In this list
Oil

Oil prices remain 'very fragile' amid supply and demand concerns: Vitol

Oil | Crude Oil

Biden’s Venezuela policy after Maduro outlasts Trump’s maximum sanctions pressure

Oil

Platts Market Data – Oil

Oil | Crude Oil | Coronavirus | Energy Transition | Macroeconomics

37th Asia Pacific Petroleum (APPEC 2021)

Oil | Crude Oil | Gasoline

Crude futures test fresh highs on bullish US demand outlook

Agriculture | Grains | Electricity | Energy | Electric Power | Nuclear | Oil | Crude Oil

Commodity Tracker: 4 charts to watch this week

Oil prices remain 'very fragile' amid supply and demand concerns: Vitol

Kuala Lumpur — Crude oil prices remain fragile because they are caught between supply and demand uncertainties arising from the political climate in the Middle East and the US-China trade dispute, Vitol Group CEO Russell Hardy said at the Asia Oil & Gas Conference on Monday.

Not registered?

Receive daily email alerts, subscriber notes & personalize your experience.

Register Now

Hardy said that, amid these uncertainties, the OPEC+ grouping of oil producers including other countries such as Russia has been struggling to reach a stable price equilibrium.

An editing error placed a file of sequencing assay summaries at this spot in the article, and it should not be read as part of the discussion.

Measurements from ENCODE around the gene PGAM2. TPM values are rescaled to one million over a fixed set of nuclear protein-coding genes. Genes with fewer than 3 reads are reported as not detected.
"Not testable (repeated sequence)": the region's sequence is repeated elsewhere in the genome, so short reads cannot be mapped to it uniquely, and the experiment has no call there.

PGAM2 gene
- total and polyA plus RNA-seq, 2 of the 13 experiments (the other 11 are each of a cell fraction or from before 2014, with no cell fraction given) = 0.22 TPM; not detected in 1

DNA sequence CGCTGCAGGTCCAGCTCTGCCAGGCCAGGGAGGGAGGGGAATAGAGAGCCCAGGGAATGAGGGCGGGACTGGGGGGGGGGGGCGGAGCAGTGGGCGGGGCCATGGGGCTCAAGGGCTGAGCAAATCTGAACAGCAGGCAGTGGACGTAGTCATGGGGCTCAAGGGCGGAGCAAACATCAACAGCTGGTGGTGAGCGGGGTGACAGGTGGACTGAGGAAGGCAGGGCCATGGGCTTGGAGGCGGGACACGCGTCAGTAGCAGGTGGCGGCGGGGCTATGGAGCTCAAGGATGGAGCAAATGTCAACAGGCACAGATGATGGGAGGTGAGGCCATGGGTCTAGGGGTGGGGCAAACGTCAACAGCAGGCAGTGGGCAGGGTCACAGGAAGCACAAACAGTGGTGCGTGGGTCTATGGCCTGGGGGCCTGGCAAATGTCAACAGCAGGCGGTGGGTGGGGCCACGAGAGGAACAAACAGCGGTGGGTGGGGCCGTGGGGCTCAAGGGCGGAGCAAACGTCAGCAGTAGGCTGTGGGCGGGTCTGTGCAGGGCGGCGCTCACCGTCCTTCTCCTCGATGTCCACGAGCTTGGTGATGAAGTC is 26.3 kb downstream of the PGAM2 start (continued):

"I think OPEC+ is trying to maintain that...price to enable a stable investment environment and a stable budget. That's not an easy task to do," Hardy said, especially with oil price volatility of nearly 50% in recent months, which he said was probably not expected by OPEC.

OPEC and non-OPEC oil producers are nearing the expiration of their 1.2 million b/d production cut agreement at the end of June, but the producer group's decision on when next to meet has been complicated by growing tensions in the Middle East.

"I think the [oil] price is really fighting itself between supply concerns and demand concerns," Hardy said.

He added that the US-China trade dispute has been impacting the current market, although he said that in the longer term energy transition is something to watch out for, as European governments are changing the energy landscape very quickly through carbon pricing and electric vehicle regulation.

Hardy said macroeconomic indicators of a slowdown were a warning sign that the market should be worried about, but added that the monetary authorities have been doing their best to stimulate the economy and that he was more concerned about geopolitical incidents than the economic factors driving the growth forecasts.

"I think it's more likely a political surprise that may throw us off course rather than the growth of the general economic outlook," Hardy said.

-- Eric Yep and Sambit Mohanty, newsdesk@spglobal.com

-- Edited by James Leech, newsdesk@spglobal.com